Millionaire Members of Congress and Their Taxpayer-Funded Pensions

Story Stream
recent articles

In 2018, the latest year available, 617 retired members of Congress received federal pensions: 318 at an average of $75,528, under the older (CSRS) retirement program, and 299 at an average of $41,208 under the current (FERS) system.

That is an annual payout of $36.2 million per year.

Open The Books' honorary chairman, the late Senator Tom Coburn (R-OK) refused his pension, though Congress changed the law so those starting service after 2003 cannot decline pension coverage.

What do Congressional felons and Congressional millionaires have in common? They both get taxpayer-subsidized pensions.

No members have ever been stripped of their federal pension because of a public corruption conviction – our auditors confirmed this recently.  

All members of Congress who serve for five years are pension eligible at 62-years old, or at 50-years old if they serve for 20 years.

Last year, at Forbes, we calculated that House Speaker Nancy Pelosi earned $5.7 million in salary during her 35-year congressional career (from $77,400 to today’s $223,500 as Speaker). We estimated the Speaker, qualifies for a $106,363 annual taxpayer-funded pension, and an additional $47,604 a year in Social Security upon retirement, though she carries an estimated net worth between $43 and $202 million.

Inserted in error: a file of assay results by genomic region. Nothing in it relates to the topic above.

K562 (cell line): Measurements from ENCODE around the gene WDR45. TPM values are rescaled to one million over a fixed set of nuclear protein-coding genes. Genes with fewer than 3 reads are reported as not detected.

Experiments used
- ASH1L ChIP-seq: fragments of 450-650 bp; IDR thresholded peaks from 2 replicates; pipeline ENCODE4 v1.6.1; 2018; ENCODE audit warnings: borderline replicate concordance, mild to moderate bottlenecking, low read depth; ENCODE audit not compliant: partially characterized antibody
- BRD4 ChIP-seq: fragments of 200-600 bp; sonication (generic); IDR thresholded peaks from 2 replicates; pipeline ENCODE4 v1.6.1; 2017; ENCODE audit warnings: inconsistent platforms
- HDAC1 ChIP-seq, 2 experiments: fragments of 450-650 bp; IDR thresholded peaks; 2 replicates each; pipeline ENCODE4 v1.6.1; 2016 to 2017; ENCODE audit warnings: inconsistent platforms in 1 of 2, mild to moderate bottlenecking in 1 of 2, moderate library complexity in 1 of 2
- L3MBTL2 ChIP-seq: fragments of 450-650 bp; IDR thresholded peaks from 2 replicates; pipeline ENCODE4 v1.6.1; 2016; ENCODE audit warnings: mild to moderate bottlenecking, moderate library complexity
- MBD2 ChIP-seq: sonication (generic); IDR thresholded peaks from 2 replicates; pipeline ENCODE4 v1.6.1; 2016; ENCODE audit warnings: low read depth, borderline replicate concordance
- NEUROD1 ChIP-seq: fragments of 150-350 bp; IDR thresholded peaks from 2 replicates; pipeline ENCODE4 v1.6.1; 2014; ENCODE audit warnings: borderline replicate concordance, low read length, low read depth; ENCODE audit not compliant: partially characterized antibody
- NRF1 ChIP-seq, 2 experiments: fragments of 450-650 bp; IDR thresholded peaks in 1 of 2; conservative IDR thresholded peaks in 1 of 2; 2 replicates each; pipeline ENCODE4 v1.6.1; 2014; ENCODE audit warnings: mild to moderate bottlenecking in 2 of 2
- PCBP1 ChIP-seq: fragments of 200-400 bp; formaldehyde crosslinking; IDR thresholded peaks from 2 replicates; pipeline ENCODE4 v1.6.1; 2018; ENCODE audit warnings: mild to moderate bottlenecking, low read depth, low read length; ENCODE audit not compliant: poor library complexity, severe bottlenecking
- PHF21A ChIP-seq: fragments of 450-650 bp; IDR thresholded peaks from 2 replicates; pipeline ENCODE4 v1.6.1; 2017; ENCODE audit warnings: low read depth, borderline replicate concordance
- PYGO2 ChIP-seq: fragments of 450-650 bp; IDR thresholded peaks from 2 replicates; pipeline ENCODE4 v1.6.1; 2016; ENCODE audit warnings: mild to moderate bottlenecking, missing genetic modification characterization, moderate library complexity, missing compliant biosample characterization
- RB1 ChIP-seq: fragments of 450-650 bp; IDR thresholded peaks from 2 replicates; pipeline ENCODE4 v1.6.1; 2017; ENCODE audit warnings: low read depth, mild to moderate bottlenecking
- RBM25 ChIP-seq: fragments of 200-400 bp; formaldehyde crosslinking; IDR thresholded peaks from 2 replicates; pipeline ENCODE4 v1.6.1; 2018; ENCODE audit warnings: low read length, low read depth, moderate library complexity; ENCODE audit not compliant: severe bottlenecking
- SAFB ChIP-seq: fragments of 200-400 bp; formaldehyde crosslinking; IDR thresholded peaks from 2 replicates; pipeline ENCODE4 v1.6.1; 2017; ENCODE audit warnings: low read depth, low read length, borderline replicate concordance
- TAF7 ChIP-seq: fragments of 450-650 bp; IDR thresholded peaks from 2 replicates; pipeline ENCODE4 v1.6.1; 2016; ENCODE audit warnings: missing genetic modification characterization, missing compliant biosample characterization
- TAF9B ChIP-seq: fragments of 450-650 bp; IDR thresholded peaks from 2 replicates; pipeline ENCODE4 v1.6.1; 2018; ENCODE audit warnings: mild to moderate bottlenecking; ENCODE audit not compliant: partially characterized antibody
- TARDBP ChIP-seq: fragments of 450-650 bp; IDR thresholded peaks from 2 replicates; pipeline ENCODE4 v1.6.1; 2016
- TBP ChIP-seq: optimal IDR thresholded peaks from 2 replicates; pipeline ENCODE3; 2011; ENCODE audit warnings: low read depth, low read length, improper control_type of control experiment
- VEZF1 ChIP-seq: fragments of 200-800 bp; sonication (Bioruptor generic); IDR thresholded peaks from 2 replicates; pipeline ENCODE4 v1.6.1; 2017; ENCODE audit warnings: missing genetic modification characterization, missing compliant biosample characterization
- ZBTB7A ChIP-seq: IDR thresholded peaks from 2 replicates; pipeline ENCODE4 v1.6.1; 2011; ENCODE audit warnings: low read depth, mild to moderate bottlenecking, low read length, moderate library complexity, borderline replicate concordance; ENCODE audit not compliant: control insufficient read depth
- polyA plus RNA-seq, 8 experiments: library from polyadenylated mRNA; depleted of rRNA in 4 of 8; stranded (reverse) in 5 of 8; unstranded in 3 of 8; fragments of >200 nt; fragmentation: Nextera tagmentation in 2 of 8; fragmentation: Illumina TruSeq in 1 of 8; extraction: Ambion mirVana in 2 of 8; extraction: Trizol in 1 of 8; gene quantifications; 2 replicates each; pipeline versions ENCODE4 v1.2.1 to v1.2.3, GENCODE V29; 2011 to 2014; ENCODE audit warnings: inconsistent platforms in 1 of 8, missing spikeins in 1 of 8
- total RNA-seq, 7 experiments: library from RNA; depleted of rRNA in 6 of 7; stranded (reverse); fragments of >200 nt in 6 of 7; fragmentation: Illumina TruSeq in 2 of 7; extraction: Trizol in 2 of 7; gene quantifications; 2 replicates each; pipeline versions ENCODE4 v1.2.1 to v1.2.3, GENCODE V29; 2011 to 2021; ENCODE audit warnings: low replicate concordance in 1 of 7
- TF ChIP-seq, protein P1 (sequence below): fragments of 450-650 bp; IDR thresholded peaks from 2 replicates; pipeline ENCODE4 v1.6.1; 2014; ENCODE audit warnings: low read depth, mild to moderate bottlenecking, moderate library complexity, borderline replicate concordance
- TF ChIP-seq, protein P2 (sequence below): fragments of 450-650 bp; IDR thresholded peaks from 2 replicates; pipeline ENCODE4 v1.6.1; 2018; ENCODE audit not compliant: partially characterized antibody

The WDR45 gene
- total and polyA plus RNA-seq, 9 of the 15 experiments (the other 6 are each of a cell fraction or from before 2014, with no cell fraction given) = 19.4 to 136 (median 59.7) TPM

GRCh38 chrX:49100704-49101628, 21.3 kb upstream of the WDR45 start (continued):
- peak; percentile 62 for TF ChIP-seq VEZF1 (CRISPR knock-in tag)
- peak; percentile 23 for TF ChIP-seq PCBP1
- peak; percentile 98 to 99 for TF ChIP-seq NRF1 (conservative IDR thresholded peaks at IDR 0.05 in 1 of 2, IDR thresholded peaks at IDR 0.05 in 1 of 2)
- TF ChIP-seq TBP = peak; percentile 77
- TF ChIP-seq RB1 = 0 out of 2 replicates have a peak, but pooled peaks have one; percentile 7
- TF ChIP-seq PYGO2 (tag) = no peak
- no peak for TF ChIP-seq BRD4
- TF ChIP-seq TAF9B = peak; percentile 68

Senate Minority Leader Mitch McConnell (with an estimated net worth of $35 million) earned $5.5 million in salary over 37 years (from $75,100 to today’s $193,400, as minority leader in the Senate). Upon retirement, we estimate  McConnell (age 79) qualifies for a $96,738 pension, and he’s also eligible for Social security amounting to an additional $46,164 each year.

Former Rep. Duncan Hunter (R-CA) pled to one felony, admitted to converting “more than $150,000 in Campaign funds…for personal use[,]” and was sentenced to 11 months in prison. Congress forgot to include the misuse of campaign funds in its list of 29 pension-disqualifying felonies, so when Hunter turns 55, with or without his Trump presidential pardon, he’s set to collect $24,200, and over $1.2 million in taxpayer-funded pension payouts by the time he’s 81.

Former Rep. Chaka Fattah (D-PA), convicted on 23 counts of racketeering, fraud, and other corruption charges, and sentenced to 10 years in prison, collected his Congressional pension in prison and still does after being released five years early in 2020. 

Senators Mike Braun (R-IN), Rick Scott (R-FL) and Rep. Jody Hice (R-GA) have sponsored legislation, efforts we've also highlighted, to open federal pension records to sunshine.

The #WasteOfTheDay is presented by the forensic auditors at

Show comments Hide Comments